How to do the best job at the wedding
PUBLISHED: 09:00 29 February 2016 | UPDATED: 14:05 17 March 2016
Sonya Duncan Photography
You’re in the wedding party and you want to do a good job. Besides not taking yourself too seriously, read on for our ideas of how to be the best
Be organised but don’t micromanage, be relaxed but not ambivalent, make decisions but don’t be over-controlling, be interested but not obsessed, have what the pair of you want but consider your bridal party and guests’ feelings too, don’t break the budget, delegate but don’t give others too many tasks. Understand that they want to be involved but they do have busy lives too. If you’re feeling stressed, say so. Be thankful for what you have. Keep smiling. Good luck!
Practise saying “Yes dear” and sounding convincing that you do care about everything from how cute that lace looks tied around jam jars to whether or not the flowers will match the napkins. Be genuinely helpful, do what you say you’ll do and, yes, she does want a hand writing those addresses, making the table plan, choosing the cake, deciding on the playlist and keeping tabs on replies and expenses, even if she says she doesn’t.
You’re the one who has to put the groom first, unless he’s failing to be a good groom (see above) in which case you need to have a word. Be there for him, he needs to know you have definitely got his back. Be ready with a listening ear when he gets the wobbles, or is fed up with his groom-ly duties. Organise the best stag party you can, be reliable, wear what you’re told and on the day, be on time, make sure he’s on time and expect to be the person everyone turns to when they have a query.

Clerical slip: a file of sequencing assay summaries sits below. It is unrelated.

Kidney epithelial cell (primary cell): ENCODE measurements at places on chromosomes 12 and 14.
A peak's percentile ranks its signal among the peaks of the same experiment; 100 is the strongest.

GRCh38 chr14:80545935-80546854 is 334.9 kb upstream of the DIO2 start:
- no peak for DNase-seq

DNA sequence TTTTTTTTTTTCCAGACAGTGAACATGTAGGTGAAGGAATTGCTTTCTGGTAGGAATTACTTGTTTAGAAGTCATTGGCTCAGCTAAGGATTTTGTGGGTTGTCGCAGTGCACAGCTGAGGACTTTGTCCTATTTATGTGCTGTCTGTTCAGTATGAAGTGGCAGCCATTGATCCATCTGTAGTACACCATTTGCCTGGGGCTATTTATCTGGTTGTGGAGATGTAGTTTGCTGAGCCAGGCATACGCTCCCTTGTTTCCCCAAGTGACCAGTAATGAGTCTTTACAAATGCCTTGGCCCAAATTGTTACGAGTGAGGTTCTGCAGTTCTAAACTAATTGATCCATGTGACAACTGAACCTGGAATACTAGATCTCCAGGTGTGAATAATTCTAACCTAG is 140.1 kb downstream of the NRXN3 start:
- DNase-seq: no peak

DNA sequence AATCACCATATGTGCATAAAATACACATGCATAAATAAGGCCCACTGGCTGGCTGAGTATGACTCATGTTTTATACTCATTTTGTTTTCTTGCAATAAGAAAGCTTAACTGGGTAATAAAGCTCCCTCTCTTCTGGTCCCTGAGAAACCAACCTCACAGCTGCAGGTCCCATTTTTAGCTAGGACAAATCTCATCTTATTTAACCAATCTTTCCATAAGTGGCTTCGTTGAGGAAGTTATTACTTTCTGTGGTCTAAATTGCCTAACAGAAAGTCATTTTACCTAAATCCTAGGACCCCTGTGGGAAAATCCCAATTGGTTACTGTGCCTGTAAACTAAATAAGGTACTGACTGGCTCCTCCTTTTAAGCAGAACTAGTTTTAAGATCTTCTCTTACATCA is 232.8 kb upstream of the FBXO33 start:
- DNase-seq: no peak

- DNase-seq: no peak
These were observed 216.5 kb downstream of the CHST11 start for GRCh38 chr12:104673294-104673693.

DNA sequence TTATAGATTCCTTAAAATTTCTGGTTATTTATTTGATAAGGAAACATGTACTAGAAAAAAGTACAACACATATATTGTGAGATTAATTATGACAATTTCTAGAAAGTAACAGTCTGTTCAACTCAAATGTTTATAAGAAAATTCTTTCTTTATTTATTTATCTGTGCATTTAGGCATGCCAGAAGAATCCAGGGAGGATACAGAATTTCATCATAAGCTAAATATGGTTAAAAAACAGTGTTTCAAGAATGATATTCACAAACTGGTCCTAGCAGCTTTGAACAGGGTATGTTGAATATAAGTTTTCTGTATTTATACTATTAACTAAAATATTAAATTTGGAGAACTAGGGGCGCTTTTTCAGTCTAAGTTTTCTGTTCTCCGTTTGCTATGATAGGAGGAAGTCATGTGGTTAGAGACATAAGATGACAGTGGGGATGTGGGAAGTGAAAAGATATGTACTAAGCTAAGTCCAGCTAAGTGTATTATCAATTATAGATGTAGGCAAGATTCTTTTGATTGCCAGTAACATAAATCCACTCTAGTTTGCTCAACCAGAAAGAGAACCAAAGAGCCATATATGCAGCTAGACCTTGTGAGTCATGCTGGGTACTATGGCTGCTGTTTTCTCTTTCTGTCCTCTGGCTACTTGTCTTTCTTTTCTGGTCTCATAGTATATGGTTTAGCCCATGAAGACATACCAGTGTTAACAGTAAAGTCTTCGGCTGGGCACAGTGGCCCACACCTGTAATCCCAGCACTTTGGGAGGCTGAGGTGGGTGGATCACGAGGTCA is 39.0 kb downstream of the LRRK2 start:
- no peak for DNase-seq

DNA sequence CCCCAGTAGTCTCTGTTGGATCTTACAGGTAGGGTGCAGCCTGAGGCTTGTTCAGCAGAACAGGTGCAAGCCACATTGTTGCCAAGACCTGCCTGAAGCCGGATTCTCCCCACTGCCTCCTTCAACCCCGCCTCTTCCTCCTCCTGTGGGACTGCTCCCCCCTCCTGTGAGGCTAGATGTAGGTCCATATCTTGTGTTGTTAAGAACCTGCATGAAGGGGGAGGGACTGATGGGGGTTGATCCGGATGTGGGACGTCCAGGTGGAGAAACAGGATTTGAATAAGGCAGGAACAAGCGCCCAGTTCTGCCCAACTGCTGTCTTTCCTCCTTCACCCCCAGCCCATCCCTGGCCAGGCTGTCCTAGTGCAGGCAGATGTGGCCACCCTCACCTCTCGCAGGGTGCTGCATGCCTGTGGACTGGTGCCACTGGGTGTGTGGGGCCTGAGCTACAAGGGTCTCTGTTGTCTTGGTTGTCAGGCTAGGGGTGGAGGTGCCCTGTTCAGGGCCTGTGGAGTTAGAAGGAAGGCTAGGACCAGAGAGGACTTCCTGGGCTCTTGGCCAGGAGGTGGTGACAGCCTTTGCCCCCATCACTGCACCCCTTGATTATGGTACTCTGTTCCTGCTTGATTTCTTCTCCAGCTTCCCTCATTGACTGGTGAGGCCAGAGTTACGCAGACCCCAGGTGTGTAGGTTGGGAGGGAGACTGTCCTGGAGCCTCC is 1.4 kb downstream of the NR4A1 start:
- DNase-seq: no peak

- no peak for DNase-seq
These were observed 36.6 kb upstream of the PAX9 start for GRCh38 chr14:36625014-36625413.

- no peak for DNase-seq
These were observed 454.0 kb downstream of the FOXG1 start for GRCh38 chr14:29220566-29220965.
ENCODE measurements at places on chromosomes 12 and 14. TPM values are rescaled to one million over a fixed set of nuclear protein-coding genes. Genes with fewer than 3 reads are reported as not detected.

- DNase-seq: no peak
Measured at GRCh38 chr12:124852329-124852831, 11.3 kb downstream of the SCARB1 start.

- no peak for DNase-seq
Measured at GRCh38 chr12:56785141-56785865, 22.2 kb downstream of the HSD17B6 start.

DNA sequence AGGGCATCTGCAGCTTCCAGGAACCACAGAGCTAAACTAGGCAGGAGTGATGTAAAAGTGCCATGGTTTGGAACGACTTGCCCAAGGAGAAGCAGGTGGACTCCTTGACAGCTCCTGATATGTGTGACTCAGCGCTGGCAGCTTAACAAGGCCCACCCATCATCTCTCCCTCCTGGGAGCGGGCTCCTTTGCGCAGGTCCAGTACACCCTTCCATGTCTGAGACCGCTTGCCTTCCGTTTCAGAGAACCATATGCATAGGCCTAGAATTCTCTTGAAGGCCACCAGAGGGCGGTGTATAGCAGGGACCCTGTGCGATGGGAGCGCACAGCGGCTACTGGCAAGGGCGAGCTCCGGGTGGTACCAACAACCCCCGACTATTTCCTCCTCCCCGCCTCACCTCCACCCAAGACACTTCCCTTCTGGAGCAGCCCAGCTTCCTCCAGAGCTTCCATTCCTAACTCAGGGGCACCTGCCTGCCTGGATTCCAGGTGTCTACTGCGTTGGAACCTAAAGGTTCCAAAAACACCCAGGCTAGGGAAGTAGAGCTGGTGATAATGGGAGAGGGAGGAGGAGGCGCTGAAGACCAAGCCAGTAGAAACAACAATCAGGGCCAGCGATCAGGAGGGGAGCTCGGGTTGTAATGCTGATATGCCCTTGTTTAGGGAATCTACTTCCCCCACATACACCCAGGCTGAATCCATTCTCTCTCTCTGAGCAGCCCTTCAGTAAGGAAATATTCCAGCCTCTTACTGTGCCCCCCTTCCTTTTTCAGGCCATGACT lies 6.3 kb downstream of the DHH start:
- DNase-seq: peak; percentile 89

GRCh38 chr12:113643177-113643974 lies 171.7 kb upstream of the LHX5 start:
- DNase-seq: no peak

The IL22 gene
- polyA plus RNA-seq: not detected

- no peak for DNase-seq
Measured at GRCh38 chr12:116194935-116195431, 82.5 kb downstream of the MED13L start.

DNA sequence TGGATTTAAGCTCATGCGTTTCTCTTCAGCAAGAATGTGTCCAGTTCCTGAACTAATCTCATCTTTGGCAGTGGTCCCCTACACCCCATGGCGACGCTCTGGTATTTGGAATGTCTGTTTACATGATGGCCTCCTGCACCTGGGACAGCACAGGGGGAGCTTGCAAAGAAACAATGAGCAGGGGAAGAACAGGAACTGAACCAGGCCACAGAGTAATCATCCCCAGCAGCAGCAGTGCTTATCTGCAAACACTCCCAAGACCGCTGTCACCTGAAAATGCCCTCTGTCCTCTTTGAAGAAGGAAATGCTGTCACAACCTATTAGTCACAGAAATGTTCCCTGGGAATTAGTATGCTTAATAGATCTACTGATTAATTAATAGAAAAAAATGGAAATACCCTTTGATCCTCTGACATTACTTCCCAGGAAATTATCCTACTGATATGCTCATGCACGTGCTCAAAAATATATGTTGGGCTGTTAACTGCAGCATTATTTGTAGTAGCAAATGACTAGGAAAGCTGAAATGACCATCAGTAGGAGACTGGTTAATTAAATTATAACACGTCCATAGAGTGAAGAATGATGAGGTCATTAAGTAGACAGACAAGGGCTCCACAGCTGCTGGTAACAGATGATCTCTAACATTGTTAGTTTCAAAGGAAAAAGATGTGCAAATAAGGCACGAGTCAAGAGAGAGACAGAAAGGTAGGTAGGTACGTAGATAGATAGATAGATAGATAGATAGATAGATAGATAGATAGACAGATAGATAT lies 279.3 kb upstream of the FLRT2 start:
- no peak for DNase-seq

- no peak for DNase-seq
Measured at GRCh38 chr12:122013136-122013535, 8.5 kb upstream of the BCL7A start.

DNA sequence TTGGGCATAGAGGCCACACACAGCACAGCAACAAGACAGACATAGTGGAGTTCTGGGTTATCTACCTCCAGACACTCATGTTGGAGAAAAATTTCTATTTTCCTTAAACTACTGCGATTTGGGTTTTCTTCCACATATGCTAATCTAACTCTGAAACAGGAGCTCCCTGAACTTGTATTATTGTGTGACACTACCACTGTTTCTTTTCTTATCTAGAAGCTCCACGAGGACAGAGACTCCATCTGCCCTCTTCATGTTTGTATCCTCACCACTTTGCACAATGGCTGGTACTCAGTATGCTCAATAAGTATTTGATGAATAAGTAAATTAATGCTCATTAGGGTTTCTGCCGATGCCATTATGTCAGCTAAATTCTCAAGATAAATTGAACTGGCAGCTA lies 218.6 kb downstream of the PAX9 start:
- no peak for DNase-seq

Mother of the bride
Rather similar to the groom here. Ask what you can do to help, and offer to step in when she’s snowed under with glitter which won’t stick to the glass votives, or can’t track down the perfect ribbon, or candles, or shoes. Expect to bite your tongue, a lot, and be supportive. Only give an opinion if asked. Good luck with that.
Mother of the groom
Your job is to say positive things about everything, this may take some practise. If you’ve a particular skill, such as calligraphy, cake-making, research skills for finding good seamstresses or children’s entertainers, diversion activities to stop others interfering or space to store the favours, offer it. Don’t be upset if you’re turned down, but do offer again.
Chief bridesmaid/matron of honour
A mixture of all the above roles, plus the shoulder to cry on/ear to lend when any member of the wedding party wants to moan about another. Don’t expect to choose your dress but do hope your bride will compromise if you really detest yellow. Be helpful and do what you say you’ll do, whether that’s getting to know the other bridesmaids, organising a fun, affordable hen party, convincing the best man not to take the groom clubbing the night before the wedding, chatting to every guest at least briefly or writing and re-writing the directions and signs from the church to the hard to find venue.
Wear what you’re told, smile and look cute, continually.
RSVP on time with any dietary requests, don’t make daft demands, be on time, behave well, don’t take along uninvited guests to a formal do, be sociable and join in, don’t get drunk, dress appropriately, understand that they’ve done the best they can so be positive even if you don’t like the venue, food, flowers, music or her dress. Don’t take too many photos (the couple want to see you, not a wall of phones) and don’t post pics online before the couple. For extra brownie points, send a thank you note afterwards
With thanks to all the couples featured here who have kindly allowed us to use pictures from their happy days.